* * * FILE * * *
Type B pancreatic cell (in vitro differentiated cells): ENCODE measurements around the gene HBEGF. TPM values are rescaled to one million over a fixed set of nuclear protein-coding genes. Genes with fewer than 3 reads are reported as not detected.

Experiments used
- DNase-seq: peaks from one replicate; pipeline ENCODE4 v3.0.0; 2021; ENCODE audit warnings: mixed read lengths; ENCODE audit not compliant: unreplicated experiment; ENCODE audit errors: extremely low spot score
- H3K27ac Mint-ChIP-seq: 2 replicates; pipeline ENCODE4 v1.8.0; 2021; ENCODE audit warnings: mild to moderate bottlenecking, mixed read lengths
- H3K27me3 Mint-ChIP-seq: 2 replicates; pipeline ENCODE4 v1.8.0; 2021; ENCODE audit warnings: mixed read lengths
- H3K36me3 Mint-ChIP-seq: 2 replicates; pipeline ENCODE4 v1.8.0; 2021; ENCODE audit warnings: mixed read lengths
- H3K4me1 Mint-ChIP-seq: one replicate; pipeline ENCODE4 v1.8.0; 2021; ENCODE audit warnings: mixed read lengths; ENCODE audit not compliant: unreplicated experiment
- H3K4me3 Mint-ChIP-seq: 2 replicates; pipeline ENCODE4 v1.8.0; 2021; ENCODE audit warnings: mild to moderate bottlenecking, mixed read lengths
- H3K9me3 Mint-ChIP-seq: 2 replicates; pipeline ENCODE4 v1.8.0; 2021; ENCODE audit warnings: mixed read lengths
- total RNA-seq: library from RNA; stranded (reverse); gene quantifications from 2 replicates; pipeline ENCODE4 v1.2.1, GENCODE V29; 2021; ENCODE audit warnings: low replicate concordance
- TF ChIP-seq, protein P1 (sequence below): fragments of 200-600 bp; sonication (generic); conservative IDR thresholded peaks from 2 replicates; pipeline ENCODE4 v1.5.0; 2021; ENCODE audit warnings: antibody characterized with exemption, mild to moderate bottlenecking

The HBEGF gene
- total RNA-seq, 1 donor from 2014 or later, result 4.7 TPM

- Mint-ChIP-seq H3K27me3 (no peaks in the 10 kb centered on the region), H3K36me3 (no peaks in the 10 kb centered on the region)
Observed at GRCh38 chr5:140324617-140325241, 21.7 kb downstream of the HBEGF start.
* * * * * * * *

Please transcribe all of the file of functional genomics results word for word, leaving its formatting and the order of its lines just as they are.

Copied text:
Type B pancreatic cell (in vitro differentiated cells): ENCODE measurements around the gene HBEGF. TPM values are rescaled to one million over a fixed set of nuclear protein-coding genes. Genes with fewer than 3 reads are reported as not detected.

Experiments used
- DNase-seq: peaks from one replicate; pipeline ENCODE4 v3.0.0; 2021; ENCODE audit warnings: mixed read lengths; ENCODE audit not compliant: unreplicated experiment; ENCODE audit errors: extremely low spot score
- H3K27ac Mint-ChIP-seq: 2 replicates; pipeline ENCODE4 v1.8.0; 2021; ENCODE audit warnings: mild to moderate bottlenecking, mixed read lengths
- H3K27me3 Mint-ChIP-seq: 2 replicates; pipeline ENCODE4 v1.8.0; 2021; ENCODE audit warnings: mixed read lengths
- H3K36me3 Mint-ChIP-seq: 2 replicates; pipeline ENCODE4 v1.8.0; 2021; ENCODE audit warnings: mixed read lengths
- H3K4me1 Mint-ChIP-seq: one replicate; pipeline ENCODE4 v1.8.0; 2021; ENCODE audit warnings: mixed read lengths; ENCODE audit not compliant: unreplicated experiment
- H3K4me3 Mint-ChIP-seq: 2 replicates; pipeline ENCODE4 v1.8.0; 2021; ENCODE audit warnings: mild to moderate bottlenecking, mixed read lengths
- H3K9me3 Mint-ChIP-seq: 2 replicates; pipeline ENCODE4 v1.8.0; 2021; ENCODE audit warnings: mixed read lengths
- total RNA-seq: library from RNA; stranded (reverse); gene quantifications from 2 replicates; pipeline ENCODE4 v1.2.1, GENCODE V29; 2021; ENCODE audit warnings: low replicate concordance
- TF ChIP-seq, protein P1 (sequence below): fragments of 200-600 bp; sonication (generic); conservative IDR thresholded peaks from 2 replicates; pipeline ENCODE4 v1.5.0; 2021; ENCODE audit warnings: antibody characterized with exemption, mild to moderate bottlenecking

The HBEGF gene
- total RNA-seq, 1 donor from 2014 or later, result 4.7 TPM

- Mint-ChIP-seq H3K27me3 (no peaks in the 10 kb centered on the region), H3K36me3 (no peaks in the 10 kb centered on the region)
Observed at GRCh38 chr5:140324617-140325241, 21.7 kb downstream of the HBEGF start.